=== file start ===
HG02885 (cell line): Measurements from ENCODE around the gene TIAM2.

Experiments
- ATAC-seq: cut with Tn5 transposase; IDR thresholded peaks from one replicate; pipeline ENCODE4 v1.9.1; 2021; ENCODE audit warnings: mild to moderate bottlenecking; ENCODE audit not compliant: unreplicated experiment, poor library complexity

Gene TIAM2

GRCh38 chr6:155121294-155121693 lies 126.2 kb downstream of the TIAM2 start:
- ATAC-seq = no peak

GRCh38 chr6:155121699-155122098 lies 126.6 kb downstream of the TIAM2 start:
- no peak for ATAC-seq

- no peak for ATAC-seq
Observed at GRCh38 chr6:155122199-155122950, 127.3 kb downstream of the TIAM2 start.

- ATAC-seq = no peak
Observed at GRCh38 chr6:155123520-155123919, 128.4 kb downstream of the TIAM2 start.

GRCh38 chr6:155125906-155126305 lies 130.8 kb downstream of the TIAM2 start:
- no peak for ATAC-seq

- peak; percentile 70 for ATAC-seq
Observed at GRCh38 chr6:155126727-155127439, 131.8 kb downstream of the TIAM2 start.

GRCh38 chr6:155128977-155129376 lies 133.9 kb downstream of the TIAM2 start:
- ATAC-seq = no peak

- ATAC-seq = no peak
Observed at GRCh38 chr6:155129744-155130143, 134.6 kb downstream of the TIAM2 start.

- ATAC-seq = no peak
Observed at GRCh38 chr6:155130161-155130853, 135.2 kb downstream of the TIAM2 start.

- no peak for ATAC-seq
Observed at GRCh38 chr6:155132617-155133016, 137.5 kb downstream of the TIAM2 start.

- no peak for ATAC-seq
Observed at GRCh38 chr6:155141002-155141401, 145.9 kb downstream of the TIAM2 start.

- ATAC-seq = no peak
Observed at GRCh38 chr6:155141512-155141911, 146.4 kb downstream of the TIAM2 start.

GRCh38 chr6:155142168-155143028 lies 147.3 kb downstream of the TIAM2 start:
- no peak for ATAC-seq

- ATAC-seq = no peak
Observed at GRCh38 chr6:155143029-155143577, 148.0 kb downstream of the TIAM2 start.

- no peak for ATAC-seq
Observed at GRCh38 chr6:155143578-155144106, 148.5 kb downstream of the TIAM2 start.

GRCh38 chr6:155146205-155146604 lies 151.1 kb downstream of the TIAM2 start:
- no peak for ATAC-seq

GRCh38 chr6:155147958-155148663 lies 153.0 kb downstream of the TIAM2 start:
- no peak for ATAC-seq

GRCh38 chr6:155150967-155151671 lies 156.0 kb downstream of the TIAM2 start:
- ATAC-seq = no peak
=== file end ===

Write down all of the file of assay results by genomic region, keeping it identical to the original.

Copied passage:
HG02885 (cell line): Measurements from ENCODE around the gene TIAM2.

Experiments
- ATAC-seq: cut with Tn5 transposase; IDR thresholded peaks from one replicate; pipeline ENCODE4 v1.9.1; 2021; ENCODE audit warnings: mild to moderate bottlenecking; ENCODE audit not compliant: unreplicated experiment, poor library complexity

Gene TIAM2

GRCh38 chr6:155121294-155121693 lies 126.2 kb downstream of the TIAM2 start:
- ATAC-seq = no peak

GRCh38 chr6:155121699-155122098 lies 126.6 kb downstream of the TIAM2 start:
- no peak for ATAC-seq

- no peak for ATAC-seq
Observed at GRCh38 chr6:155122199-155122950, 127.3 kb downstream of the TIAM2 start.

- ATAC-seq = no peak
Observed at GRCh38 chr6:155123520-155123919, 128.4 kb downstream of the TIAM2 start.

GRCh38 chr6:155125906-155126305 lies 130.8 kb downstream of the TIAM2 start:
- no peak for ATAC-seq

- peak; percentile 70 for ATAC-seq
Observed at GRCh38 chr6:155126727-155127439, 131.8 kb downstream of the TIAM2 start.

GRCh38 chr6:155128977-155129376 lies 133.9 kb downstream of the TIAM2 start:
- ATAC-seq = no peak

- ATAC-seq = no peak
Observed at GRCh38 chr6:155129744-155130143, 134.6 kb downstream of the TIAM2 start.

- ATAC-seq = no peak
Observed at GRCh38 chr6:155130161-155130853, 135.2 kb downstream of the TIAM2 start.

- no peak for ATAC-seq
Observed at GRCh38 chr6:155132617-155133016, 137.5 kb downstream of the TIAM2 start.

- no peak for ATAC-seq
Observed at GRCh38 chr6:155141002-155141401, 145.9 kb downstream of the TIAM2 start.

- ATAC-seq = no peak
Observed at GRCh38 chr6:155141512-155141911, 146.4 kb downstream of the TIAM2 start.

GRCh38 chr6:155142168-155143028 lies 147.3 kb downstream of the TIAM2 start:
- no peak for ATAC-seq

- ATAC-seq = no peak
Observed at GRCh38 chr6:155143029-155143577, 148.0 kb downstream of the TIAM2 start.

- no peak for ATAC-seq
Observed at GRCh38 chr6:155143578-155144106, 148.5 kb downstream of the TIAM2 start.

GRCh38 chr6:155146205-155146604 lies 151.1 kb downstream of the TIAM2 start:
- no peak for ATAC-seq

GRCh38 chr6:155147958-155148663 lies 153.0 kb downstream of the TIAM2 start:
- no peak for ATAC-seq

GRCh38 chr6:155150967-155151671 lies 156.0 kb downstream of the TIAM2 start:
- ATAC-seq = no peak